I think him to be one of the few great writers of the second half of the twentieth century. I admire the trilogy immensely, of course. My personal taste brings me to reread the earlier Beckett and the plays—particularly Murphy and Watt, which I continue to find remarkable and in many places uniquely hilarious. And Murphy, with one of the very great opening sentences in the history of the novel, and the magnificent ascent of the kite at the end, came alive yet again on my rereading it last year. Generally speaking, given my own inclinations, perhaps I can love Beckett (and in, fact, Borges) more than I could if I were a British or American novelist. . . .
As for Larkin, the passage you quoted seems to reflect a characteristic distrust of extraordinary language.
The theatrical idea is striking in Beckett, but there is no evident depth to his understanding of life. You cannot believe in his characters as characters, but only as exemplars of the theatrical idea as a brilliantly staged event (the language itself in Play is a farrago). The experience in Beckett is often frightening, or funny, but is not "real" in the sense which Larkin demands. It is not about the shared problems of living. I don't think that complication or complexity is quite the issue here. The English tradition takes readily to difficulty and cleverness and showing-off in the theatre, but we do like to recognize the situations that give rise to it. That's why we prefer the civilized inventiveness of Tom Stoppard or Caryl Churchill.
But to come to the Beckett novels: I have read the Trilogy, but not How It Is. Molloy I find richer than Malone Dies, but when I was asked to contribute to a programme, at a Cheltenham Festival of Literature, of short talks on favourite books one could enthuse about to an audience, I chose Malone Dies. I do find its emphasis on the sheer detail of daily living in that desperate situation so painfully authentic and at the same time so funny that I am convinced that it is going to keep me cheerful if I reach such an extreme old age. The early passages about Saposcat I find hilarious, and the day's outing towards the end of the story is a wildly funny, if very frightening, episode.
I agree with all you say about Beckett—especially that he is a storyteller, which I think absolutely obvious to anyone outside what you call the critical establishment. I also love Larkin's poetry, which I suppose makes me forgive his Little Englander attitudes to anything from Abroad. I read all of Beckett in my earlier years. I think the trilogy is his masterpiece. As is usual when a great writer dies, Beckett's reputation as a prose writer has gone into a decline in the past decade or so, but it will come back, I'm sure. . . . I think some of Beckett's finest work is in the late pieces, especially Ill Seen Ill Said, which is surely his late masterpiece, and one of my favourites of all his works.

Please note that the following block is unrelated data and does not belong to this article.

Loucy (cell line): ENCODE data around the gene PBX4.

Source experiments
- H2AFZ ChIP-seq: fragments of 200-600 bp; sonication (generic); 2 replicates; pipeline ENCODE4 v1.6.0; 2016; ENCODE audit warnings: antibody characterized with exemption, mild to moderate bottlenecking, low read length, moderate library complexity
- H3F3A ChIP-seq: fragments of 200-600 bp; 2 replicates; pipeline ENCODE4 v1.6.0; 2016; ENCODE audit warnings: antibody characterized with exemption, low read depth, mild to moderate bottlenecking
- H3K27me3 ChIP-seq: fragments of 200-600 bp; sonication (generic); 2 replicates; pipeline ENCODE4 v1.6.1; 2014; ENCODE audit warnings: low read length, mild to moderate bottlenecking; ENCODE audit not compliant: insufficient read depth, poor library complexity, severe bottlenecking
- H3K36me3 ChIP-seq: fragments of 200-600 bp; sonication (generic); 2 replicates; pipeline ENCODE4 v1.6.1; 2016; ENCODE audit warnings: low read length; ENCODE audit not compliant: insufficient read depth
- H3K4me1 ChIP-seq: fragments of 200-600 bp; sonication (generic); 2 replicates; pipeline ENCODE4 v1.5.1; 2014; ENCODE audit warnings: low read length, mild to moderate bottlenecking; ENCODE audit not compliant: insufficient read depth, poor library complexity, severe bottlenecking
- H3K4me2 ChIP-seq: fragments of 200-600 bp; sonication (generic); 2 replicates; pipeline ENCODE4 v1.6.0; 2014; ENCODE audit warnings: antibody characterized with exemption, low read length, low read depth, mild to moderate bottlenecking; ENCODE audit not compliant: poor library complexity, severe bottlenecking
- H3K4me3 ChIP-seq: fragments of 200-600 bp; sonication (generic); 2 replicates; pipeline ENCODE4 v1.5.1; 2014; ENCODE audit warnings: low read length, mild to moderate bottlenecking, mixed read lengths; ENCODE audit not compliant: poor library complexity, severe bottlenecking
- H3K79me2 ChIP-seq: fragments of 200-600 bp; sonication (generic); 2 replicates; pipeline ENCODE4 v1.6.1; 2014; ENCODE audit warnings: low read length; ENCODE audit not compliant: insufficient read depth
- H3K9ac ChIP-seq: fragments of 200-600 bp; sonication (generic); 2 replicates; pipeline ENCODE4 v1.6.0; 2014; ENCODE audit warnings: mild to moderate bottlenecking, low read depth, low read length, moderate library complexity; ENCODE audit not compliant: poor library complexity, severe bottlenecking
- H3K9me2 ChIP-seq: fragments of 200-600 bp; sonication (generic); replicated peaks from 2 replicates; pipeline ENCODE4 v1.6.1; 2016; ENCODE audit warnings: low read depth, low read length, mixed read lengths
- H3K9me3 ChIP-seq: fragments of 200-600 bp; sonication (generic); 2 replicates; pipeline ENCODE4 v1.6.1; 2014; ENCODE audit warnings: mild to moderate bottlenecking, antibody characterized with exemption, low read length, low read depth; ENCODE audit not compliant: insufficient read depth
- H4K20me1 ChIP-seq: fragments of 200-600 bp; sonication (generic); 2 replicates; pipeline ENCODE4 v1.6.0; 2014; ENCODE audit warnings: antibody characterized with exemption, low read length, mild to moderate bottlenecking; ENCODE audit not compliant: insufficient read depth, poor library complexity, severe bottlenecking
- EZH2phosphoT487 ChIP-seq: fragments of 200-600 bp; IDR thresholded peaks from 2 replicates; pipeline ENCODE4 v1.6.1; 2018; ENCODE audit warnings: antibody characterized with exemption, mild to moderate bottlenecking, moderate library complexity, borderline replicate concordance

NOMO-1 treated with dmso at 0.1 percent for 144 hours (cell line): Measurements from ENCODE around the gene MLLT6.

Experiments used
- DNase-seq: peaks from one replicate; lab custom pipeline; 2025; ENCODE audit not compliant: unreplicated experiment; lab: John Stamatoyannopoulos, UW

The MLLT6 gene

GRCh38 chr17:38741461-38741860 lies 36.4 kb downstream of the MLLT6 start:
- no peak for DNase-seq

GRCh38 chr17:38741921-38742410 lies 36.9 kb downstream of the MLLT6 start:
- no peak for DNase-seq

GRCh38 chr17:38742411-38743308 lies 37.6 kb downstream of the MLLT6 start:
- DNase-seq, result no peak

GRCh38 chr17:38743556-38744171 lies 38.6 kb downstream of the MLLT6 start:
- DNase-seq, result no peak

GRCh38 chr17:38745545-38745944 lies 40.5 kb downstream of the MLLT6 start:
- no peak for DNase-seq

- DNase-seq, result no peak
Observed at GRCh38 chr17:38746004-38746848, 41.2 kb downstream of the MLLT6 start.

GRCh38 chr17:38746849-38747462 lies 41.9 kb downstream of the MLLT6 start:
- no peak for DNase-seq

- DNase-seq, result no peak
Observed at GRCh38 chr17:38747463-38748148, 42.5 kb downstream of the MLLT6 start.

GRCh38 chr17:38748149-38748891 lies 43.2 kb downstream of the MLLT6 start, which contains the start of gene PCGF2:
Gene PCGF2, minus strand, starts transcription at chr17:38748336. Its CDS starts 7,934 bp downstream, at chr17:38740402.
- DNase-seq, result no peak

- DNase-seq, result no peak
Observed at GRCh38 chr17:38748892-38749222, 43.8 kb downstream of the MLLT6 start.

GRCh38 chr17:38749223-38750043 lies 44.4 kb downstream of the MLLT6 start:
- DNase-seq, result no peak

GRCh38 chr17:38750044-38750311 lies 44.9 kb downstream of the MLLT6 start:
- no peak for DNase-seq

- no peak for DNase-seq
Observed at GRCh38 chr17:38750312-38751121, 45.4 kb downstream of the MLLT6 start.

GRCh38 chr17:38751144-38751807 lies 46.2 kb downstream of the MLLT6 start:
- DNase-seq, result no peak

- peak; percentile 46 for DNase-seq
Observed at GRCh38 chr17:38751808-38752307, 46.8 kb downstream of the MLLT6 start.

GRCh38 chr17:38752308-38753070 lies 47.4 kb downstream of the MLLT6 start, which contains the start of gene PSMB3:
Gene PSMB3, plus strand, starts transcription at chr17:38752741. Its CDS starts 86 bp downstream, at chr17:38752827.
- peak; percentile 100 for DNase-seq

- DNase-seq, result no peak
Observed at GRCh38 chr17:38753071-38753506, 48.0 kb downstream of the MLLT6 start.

Larkin bitching about Sam Beckett is like the gnat annoying the ox. Pretty soon, it's not even an annoyance unless it begins an infection somewhere. Beckett is the author of a dozen certifiable masterpieces in several genres. Larkin wrote a dozen great poems and some decent jazz criticism.
Now, as to Beckett . . . Yes, I read him. Couldn't do without him. His "Try again. Fail again. Fail better" has been my solace and encouragement for many years. I read, especially, the Trilogy and the plays. Haven't re-read Comment c'est since I made my local library get it for me when I was seventeen. He is a wonderful writer, every sentence a pleasure. Yes, a great storyteller and also one of the funniest. Things from Beckett occur to me at the oddest times and make me laugh out loud. So that for a start: Beckett is very very funny, in a way appropriate to our reality, blackly. . . . I view Beckett, Joyce, Lawrence, the exiles and travelers, as saints and heroes of the struggle for a wider humanity. And, according to the biographies, Beckett's life matched his best writing. That's another great thing in his favour.
I have always liked Beckett but never found him as compelling as others seem to—especially in the later works. Much of what Larkin says about Modernism is a deliberate exaggeration—a dramatization of his own real reactions. (Remember that Larkin's father was a devotee of Modernism.)
I have read Beckett's trilogy (as well as his plays and poems) but not the other prose titles that you mention. I loved the trilogy, and have loved Beckett—and not, I guess, enough to have read everything, or even to have reread. . . .
I don't think that Ulysses, much less Ezra Pound, gets much attention from English intellectuals, or just a corner of them who "go in for such stuff." I can love "Aubade" (and read much of Martin and a good bit of Kingsley with pleasure) and still brush off their obligatory Philistine reactions to modernism. I don't get outraged, I don't take it seriously, I call it silly. I don't feel the need to defend Beckett or Joyce or Pound or Eliot against these good writers with limited taste. . . .